“Last Monday was Iggy’s sixth birthday and I’ve missed every single one of his birthdays. I won’t miss another one.”
That sentence, delivered by the outgoing MP and former Treasurer Joe Hockey in his farewell speech yesterday, with visible emotion, both broke and melted my heart.
The tenderness in his voice and the gentle look in his eyes as he looked up at his son Iggy, broke me. They were the words of a Dad, not a politician.
And irrespective of your political persuasion or your take on Joe Hockey’s achievements, they are the words of a dad that are worth listening to.
Joe Hockey is not the first politician to have missed milestones in his children’s lives, and he certainly won’t be the last. If it weren’t for the change in leadership last month it is highly unlikely that Hockey would – or could – have made the same promise to his son.
But that doesn’t change the fact that his career has kept him from spending time with his family, and that it hasn’t been without difficulty.
Was that his explicit choice? Yes and no. Life as a federal member is a consuming and demanding job that will always entail sacrifice. But it’s difficult to believe anyone would enter politics to get away from their family. It’s a side-effect many endure, that I suspect few enjoy, and it’s certainly not limited to politics.
The reality is that working entails missing things in our children’s lives – big and small. Work hours are not always compatible with school concerts, swimming carnivals, father’s day breakfasts, mother’s day breakfasts, week night dinners spent around the kitchen table, even birthdays. There are a number of jobs that render these things almost impossible on a regular basis. For nurses, police, taxi drivers, ambulance drivers, firefighters and the myriad of shift roles that our communities depend upon, there is little scope to fit work around all the events that perhaps in an ideal world you could always make.
Having that freedom is a luxury, few roles provide. That isn’t always easy but it’s also part of working life. And it’s not just felt by mothers.
How many politicians or male leaders, in days gone by, would have said what Joe did? Not that men before him wouldn’t have felt that way or thought that way, but how many would have actually said it? Out loud, in a public forum, directly to their child?
I would argue very few, which is partly why Joe’s words are powerful. They remind us that fathers are parents, even fathers with demanding jobs.
As complicated as the issue of meshing work and family is for mothers, it is wrought for fathers too. In the same way we still struggle to reconcile women as breadwinners, we struggle to reconcile fathers as caregivers. We are, in some ways, as uncomfortable about men combining hands-on parenting with work, as we are women.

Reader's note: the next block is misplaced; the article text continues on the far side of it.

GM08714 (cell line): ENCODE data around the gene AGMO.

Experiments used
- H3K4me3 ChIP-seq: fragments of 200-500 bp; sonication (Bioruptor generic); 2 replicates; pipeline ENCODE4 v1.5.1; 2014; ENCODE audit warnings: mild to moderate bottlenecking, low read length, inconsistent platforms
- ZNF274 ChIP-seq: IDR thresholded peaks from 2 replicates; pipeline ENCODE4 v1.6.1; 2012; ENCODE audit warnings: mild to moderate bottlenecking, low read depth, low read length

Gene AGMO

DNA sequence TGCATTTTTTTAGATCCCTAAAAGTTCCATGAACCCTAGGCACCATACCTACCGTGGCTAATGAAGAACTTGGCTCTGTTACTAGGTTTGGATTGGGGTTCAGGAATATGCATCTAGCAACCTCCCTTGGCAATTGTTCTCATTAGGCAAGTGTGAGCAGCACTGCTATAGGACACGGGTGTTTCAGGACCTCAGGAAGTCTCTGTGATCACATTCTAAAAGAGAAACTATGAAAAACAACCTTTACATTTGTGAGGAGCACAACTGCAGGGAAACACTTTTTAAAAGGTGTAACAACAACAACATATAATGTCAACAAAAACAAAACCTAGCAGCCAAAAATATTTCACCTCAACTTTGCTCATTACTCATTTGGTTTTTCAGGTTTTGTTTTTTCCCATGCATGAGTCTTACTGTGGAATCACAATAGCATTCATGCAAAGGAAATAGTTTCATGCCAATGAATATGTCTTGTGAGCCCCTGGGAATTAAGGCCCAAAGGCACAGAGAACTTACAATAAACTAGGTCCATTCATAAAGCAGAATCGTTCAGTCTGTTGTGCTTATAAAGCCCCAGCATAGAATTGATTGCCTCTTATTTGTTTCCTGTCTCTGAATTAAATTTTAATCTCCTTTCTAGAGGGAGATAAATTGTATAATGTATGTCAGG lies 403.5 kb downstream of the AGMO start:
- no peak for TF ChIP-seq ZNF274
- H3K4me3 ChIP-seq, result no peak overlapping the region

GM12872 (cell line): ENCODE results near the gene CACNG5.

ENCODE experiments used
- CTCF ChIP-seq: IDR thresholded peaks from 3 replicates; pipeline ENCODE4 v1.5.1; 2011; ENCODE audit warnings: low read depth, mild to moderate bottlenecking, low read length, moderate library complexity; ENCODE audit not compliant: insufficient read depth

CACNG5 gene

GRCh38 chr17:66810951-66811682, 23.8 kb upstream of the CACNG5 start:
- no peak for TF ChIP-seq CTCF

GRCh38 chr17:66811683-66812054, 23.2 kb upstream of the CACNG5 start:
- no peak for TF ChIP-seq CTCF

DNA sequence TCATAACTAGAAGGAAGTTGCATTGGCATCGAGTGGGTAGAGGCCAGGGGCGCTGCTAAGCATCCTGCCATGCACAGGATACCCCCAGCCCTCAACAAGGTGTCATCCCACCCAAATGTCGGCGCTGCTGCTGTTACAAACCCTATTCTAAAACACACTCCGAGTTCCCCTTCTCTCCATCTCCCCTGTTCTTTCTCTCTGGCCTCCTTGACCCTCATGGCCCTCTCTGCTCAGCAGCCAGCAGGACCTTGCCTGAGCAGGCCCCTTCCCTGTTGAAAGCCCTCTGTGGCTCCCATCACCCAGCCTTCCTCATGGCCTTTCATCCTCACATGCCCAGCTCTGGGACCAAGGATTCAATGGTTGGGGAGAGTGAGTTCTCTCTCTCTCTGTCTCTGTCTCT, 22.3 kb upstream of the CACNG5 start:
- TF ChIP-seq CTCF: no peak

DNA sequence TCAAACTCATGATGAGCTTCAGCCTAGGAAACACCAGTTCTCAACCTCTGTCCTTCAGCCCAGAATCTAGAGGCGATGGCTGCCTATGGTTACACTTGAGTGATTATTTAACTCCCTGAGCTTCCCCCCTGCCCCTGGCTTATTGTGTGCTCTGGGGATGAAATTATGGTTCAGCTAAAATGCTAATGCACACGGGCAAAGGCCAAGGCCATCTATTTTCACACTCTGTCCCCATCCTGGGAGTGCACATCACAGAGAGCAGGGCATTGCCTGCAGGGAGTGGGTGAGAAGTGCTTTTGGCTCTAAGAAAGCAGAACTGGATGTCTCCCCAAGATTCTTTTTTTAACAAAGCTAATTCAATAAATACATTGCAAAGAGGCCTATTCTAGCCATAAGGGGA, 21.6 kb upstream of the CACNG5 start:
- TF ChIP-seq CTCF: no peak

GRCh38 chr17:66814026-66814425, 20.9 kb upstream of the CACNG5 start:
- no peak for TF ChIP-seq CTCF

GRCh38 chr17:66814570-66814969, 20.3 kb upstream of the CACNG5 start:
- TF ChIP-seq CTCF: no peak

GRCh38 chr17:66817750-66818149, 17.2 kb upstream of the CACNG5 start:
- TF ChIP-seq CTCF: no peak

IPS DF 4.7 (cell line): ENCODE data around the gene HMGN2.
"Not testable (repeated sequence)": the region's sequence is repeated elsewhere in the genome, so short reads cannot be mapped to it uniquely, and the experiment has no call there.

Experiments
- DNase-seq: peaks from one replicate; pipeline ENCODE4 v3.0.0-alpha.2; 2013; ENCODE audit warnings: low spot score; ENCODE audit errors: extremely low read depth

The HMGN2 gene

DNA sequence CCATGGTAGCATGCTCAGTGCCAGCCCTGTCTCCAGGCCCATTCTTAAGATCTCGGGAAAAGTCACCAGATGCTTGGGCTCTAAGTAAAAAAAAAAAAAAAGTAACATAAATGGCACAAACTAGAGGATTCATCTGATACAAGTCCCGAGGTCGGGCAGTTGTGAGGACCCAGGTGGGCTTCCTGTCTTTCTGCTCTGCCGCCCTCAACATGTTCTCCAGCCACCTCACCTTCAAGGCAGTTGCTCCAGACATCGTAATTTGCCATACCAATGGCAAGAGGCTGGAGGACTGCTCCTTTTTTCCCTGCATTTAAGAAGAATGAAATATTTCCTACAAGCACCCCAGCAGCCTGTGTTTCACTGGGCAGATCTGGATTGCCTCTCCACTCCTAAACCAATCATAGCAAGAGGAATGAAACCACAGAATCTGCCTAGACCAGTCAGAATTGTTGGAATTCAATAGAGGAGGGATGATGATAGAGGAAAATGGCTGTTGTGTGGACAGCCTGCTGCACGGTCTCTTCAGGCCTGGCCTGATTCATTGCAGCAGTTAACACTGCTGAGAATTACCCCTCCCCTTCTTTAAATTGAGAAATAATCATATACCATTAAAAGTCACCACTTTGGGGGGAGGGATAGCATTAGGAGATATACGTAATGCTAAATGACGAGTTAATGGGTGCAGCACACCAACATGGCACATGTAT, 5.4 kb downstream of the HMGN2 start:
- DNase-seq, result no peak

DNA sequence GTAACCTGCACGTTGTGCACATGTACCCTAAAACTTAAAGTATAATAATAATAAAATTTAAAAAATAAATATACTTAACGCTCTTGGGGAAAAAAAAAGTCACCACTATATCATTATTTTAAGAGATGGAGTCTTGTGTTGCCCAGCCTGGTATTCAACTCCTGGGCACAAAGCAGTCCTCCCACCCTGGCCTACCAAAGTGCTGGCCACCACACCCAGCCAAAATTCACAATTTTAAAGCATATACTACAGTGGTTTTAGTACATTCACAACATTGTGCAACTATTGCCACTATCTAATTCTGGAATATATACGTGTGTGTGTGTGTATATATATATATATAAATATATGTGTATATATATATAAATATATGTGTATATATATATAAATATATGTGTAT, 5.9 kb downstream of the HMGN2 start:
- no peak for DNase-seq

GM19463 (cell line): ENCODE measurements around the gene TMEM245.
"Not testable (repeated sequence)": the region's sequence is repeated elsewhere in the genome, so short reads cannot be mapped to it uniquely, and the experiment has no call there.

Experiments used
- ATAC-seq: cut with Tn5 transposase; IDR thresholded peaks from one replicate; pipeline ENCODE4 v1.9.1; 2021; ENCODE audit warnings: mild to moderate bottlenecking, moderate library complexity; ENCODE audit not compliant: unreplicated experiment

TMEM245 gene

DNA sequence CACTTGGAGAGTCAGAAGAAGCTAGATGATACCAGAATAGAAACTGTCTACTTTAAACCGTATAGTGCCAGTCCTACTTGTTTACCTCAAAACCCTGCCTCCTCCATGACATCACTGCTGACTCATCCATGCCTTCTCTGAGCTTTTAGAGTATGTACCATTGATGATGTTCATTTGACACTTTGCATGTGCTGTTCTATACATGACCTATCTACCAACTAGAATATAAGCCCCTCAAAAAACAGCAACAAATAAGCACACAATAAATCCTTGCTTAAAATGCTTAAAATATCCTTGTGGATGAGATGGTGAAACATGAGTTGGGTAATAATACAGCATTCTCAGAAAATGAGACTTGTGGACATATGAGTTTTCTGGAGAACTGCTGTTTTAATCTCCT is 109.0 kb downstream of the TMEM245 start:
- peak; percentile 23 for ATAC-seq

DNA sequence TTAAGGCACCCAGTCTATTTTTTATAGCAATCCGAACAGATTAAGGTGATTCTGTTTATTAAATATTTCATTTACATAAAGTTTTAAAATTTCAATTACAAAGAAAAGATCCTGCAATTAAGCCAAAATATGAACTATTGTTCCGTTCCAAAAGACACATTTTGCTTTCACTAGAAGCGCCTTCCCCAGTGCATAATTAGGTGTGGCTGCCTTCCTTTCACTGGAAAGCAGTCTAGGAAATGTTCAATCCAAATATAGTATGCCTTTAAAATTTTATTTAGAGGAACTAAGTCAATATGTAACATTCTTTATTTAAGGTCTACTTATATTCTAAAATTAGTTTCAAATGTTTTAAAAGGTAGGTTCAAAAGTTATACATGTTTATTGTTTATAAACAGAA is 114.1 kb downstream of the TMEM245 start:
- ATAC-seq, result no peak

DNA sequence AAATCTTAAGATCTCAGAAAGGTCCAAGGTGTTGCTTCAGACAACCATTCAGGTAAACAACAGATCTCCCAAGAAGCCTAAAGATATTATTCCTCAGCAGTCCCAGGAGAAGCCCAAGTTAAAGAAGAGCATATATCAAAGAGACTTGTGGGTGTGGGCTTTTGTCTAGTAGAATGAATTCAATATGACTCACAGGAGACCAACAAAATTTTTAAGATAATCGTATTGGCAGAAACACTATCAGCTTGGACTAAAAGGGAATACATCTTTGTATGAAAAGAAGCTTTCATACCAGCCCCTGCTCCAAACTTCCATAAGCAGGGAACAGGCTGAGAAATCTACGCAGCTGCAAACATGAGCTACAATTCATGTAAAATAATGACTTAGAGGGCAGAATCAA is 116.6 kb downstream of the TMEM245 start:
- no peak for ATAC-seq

Last year Cameron Clyne, the former CEO of NAB, retired from the CEO role because he wanted to spend time with his kids and his wife.
“I’ve been CEO of NAB or Bank of New Zealand for eight years, so my kids were four and zero when I started doing this,” he says. “I can guarantee that I’ll be spending a lot more time with them, because I’ve missed an enormous amount of their childhood.”
He also said that his intention was to be married for longer than he is the CEO of anything. The subtext in these comments was clear: being in a high level executive position took a toll on his family.
These comments are rarely made in public because they are highly personal. But, because of that we rarely hear how fathers feel about the way they combine work and family. It makes it easy to assume they feel nothing. But in actual fact, what are the chances of Joe Hockey and Cameron Clyne being the only two working fathers in the country to grapple with familial guilt? Slim at best.
The model from the 1950s, where men went off to work, and women toiled at home, is a long gone relic but the expectations from the era still linger. It is women, more often than not, that we construe as carers. We use ‘mum’ as shorthand for ‘parent’. We ask women if they want or need flexibility.
We ask women how they juggle work and care for their kids. We ask women about their guilt, about their strategies for being an engaged parent and a productive employee, and about their satisfaction. We don’t ask these questions of dads.
And aside from placing an enormous weight on women, this inordinate focus on mums dismisses dads out of hand.
Men who want to be more involved at home and seek out flexible work arrangements or take time off with a baby, fight against this stereotype. Are they less ambitious on account of wanting to be home for picks up and dinner time? What sort of a man places his family on the same pedestal as his job?
The kind of men and dads we all want. The kinds of men and dads who are out there.
To men – and even women – of a certain generation, the notion of men seeking an active role on the home-front is incomprehensible. But to plenty of men of a younger generation, the idea of being blocked from a meaningful relationship with their children, and a substantive role in their family, is incomprehensible.
It’s possible to be a committed member of a workplace and a committed member of a family. Wanting one does not – or should not – preclude the other, for men or for women. It is not without sacrifice, but it’s also not without purpose.
So say what you will about Joe Hockey, but don’t dismiss his words as a father. The kind of father who can look his son in the eyes and tell him he wants to spend more time with him, in front of his peers, is exactly the kind of father we need to see more of. Because every time we see a Dad demonstrate their love and commitment to their family, it’s harder to dismiss their role. It’s harder to assume they don’t care. It reminds us that fathers are parents.